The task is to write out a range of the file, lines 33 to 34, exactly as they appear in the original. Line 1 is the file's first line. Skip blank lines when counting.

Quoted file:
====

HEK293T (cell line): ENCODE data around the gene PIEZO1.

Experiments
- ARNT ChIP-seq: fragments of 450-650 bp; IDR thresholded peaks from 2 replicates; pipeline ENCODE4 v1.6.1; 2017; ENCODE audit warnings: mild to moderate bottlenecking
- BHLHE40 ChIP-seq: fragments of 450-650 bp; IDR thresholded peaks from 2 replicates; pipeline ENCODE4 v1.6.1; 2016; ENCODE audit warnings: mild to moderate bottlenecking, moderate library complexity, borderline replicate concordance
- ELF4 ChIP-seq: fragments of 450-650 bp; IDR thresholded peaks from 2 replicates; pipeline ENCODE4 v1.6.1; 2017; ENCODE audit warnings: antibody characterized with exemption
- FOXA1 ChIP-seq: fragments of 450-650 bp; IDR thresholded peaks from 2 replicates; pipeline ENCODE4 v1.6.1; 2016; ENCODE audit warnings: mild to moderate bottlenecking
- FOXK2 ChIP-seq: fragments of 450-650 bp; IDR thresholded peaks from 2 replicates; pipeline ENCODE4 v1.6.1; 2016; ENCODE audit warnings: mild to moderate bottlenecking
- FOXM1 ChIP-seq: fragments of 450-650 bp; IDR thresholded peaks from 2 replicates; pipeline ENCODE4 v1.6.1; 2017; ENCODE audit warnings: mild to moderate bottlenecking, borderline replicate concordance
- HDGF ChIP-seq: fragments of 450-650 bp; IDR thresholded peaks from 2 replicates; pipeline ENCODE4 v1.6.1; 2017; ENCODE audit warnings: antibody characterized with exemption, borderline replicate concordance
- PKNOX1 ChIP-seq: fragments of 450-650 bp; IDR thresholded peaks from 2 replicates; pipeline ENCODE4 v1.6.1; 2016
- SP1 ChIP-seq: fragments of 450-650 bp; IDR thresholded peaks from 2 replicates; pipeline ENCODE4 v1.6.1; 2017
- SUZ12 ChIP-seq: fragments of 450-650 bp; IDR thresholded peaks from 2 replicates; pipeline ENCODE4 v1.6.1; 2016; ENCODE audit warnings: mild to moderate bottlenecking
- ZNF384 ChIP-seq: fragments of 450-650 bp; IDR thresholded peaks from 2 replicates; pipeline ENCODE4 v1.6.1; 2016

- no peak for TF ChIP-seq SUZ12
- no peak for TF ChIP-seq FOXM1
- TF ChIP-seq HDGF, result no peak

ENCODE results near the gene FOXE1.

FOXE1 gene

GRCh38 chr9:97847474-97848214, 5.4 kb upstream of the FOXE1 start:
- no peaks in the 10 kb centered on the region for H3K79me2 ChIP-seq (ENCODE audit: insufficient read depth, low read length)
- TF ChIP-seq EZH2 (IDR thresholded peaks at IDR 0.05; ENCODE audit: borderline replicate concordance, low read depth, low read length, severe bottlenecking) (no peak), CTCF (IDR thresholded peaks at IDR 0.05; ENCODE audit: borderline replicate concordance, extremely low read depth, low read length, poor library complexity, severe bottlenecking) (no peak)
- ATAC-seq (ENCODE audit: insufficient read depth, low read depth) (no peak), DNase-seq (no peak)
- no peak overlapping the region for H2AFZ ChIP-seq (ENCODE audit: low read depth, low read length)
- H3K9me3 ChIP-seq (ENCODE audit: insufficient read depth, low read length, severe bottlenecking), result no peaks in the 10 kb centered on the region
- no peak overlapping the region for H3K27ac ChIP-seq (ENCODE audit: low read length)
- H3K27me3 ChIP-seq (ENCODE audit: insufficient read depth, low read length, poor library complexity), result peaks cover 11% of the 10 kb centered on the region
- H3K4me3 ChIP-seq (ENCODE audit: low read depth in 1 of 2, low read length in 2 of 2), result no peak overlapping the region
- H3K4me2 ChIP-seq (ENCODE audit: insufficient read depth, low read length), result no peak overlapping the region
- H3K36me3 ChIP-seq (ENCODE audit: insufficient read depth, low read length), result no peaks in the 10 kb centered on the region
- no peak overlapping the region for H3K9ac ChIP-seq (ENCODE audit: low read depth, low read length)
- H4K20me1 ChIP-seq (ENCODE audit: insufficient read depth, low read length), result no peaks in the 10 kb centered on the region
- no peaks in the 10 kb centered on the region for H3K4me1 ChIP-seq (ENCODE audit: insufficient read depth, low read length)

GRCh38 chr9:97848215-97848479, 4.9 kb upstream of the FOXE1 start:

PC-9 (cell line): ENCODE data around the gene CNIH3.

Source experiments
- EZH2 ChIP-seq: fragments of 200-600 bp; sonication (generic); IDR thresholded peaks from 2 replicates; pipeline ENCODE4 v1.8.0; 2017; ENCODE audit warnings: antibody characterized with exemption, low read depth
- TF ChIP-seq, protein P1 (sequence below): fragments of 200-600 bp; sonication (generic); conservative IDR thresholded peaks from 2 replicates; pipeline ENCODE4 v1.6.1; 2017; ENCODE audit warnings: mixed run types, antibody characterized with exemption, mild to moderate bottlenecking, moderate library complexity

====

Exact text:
GRCh38 chr9:97848215-97848479, 4.9 kb upstream of the FOXE1 start:

PC-9 (cell line): ENCODE data around the gene CNIH3.